# 14 How can direct objects be taught?
"Direct object" labels a grammatical category established by ancient Greek and Roman grammarians as they observed the properties of "actions."
Actions are performed by the "doer" of the action, labeled by the grammatical category "subject." The "subject" could be a person (John came), an animal (The lion roared), a thing (The pencil fell), or an abstraction (Liberty requires responsibility). Grammarians observed long ago that certain actions can be performed by a doer: John comes every day in the mornings. Other actions must be performed by a doer and must include something else to be performed. For example: to throw. A doer or subject must throw and s(he) must throw something for the action to take place. If nothing is thrown, then the action just does not occur. One cannot "throw" nothing!
The grammatical category "direct object" labels this "something" or "someone" that must be involved in the action for the action to take place. Thus:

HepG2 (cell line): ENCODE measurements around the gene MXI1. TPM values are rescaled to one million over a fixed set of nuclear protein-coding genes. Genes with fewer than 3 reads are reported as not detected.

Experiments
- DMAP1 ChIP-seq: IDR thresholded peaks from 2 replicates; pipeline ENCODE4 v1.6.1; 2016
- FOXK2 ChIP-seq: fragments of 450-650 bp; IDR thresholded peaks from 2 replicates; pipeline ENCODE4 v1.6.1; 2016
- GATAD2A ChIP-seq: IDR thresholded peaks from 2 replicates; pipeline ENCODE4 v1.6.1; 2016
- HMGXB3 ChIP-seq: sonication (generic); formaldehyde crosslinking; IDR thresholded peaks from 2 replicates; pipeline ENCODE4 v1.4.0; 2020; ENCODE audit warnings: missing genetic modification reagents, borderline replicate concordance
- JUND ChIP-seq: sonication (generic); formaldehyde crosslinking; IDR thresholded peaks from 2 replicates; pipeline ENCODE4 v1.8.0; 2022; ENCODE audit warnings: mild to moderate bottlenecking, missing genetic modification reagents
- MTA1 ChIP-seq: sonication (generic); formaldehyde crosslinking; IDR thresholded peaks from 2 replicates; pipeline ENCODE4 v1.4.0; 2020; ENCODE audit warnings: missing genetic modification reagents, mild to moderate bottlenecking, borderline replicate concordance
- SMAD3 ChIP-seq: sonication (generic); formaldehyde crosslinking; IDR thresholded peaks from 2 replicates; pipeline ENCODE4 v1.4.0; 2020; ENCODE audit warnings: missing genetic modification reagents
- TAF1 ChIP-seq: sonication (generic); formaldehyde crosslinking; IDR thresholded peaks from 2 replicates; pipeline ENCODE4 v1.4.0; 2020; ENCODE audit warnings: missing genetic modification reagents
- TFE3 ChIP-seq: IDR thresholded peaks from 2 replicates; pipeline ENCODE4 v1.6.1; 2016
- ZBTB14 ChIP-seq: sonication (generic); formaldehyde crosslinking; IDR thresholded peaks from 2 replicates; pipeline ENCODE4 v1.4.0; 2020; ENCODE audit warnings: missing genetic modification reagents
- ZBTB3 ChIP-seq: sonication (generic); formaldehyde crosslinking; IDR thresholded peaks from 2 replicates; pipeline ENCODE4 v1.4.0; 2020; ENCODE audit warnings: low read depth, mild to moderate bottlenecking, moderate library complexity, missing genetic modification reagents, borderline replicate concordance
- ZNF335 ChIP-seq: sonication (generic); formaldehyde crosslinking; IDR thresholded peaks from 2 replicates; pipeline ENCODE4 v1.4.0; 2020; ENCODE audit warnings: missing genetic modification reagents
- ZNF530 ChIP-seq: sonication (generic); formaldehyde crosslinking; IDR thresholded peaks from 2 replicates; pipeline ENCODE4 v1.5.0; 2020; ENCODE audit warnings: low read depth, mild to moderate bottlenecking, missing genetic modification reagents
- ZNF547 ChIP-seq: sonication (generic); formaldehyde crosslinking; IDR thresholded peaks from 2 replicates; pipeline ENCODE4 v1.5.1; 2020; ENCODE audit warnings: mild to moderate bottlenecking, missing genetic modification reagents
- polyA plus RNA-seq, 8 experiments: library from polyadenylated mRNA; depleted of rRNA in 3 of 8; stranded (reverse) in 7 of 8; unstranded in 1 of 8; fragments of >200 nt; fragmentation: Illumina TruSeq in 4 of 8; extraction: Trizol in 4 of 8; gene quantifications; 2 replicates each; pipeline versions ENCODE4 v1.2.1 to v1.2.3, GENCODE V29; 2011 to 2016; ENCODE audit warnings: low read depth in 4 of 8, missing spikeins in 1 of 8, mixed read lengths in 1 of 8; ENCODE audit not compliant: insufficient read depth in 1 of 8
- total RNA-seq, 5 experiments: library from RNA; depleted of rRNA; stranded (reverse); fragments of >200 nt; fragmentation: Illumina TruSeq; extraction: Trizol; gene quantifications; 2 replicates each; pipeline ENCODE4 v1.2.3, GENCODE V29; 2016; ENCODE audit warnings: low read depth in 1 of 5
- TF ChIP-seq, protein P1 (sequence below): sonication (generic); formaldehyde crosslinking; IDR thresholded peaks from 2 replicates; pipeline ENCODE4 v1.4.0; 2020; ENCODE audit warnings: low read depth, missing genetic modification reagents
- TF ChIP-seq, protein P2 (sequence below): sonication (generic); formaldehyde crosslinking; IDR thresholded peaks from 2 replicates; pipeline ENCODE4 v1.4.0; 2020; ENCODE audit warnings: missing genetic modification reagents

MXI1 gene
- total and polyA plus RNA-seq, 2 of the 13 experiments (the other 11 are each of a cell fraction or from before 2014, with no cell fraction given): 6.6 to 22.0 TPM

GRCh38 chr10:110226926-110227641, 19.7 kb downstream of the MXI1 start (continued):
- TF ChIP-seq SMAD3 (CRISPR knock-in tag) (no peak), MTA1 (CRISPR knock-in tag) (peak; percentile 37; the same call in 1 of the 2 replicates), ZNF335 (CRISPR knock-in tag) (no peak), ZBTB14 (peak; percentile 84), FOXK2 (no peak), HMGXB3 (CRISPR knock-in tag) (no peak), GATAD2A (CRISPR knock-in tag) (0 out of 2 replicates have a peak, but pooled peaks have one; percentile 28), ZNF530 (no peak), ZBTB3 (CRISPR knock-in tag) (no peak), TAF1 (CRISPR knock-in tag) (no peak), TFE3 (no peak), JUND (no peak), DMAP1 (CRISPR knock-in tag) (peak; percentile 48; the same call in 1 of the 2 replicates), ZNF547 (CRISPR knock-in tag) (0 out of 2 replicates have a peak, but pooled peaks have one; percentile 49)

|A subject||must perform an action||onto something/someone||for the action to occur--|
|The criminal||killed||his victim.|
In Spanish the pattern is identical to English:
|Beti||come||un poco de carne.|
|El criminal||asesinó||a su víctima.|
Both, English and Spanish explicitly name the direct object --as shown above-- or can use direct object pronouns to refer to the already named direct object.
|The criminal||killed||him (or her).|
|María||va a escribir||las cartas.|
|María||va a escribirlas.|
|Beti||está comiendo||la carne.|
|El criminal||asesinó||a los niños.|
|El criminal||los asesinó.|
|El criminal||asesinó||a nuestro amigo.|
|El criminal||lo asesinó.|
Teaching direct objects, then, requires that students observe and perceive the thousands of actions that require a "doer" and a "done-to," or direct object, for the action to take place.
English requires that the "done-to" or direct object, once named, be referred to by a pronoun indicating whether the direct object is a thing (or animal), "it," or a person: "him," "her," "them." In the plural, things, animals or persons are labeled "them."
Spanish requires that the "done-to" or direct object, once named, be referred to by the article ONLY. The noun labeling the person or thing is dropped.
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